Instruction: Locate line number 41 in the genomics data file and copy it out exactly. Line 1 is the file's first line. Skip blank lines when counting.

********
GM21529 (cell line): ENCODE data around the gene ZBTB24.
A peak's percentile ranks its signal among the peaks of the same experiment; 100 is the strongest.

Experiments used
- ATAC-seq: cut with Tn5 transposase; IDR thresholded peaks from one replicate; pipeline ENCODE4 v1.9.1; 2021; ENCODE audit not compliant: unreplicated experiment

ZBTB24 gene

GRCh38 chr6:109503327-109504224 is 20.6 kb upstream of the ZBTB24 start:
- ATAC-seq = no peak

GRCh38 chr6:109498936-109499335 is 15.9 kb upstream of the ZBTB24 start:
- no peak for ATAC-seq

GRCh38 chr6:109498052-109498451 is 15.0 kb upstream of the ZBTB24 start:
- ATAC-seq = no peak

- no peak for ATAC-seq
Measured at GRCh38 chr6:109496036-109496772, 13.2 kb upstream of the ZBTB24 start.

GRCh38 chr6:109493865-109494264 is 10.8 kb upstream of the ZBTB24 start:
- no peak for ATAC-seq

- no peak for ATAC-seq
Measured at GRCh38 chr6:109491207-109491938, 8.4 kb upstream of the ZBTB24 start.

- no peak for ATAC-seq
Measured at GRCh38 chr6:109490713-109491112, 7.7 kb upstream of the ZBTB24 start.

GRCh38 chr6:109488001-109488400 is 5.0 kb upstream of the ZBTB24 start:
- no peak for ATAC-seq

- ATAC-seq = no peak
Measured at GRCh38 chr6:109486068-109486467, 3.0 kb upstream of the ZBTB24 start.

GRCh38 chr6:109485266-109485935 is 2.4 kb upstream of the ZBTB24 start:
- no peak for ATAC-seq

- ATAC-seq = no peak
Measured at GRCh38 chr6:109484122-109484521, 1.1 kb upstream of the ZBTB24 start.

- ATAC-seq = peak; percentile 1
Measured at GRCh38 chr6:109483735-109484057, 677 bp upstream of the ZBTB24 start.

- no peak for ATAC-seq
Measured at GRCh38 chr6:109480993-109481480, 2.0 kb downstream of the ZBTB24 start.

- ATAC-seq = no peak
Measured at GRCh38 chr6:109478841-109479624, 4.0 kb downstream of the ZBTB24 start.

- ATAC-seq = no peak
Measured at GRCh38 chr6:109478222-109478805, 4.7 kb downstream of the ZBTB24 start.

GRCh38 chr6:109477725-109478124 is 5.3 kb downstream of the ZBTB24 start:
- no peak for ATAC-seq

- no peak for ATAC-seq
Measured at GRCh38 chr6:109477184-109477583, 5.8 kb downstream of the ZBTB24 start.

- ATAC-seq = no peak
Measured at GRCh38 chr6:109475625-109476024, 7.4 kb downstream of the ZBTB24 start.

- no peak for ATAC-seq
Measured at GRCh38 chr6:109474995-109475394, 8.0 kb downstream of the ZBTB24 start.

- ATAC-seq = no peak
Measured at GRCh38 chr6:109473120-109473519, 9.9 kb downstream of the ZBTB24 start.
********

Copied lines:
Measured at GRCh38 chr6:109475625-109476024, 7.4 kb downstream of the ZBTB24 start.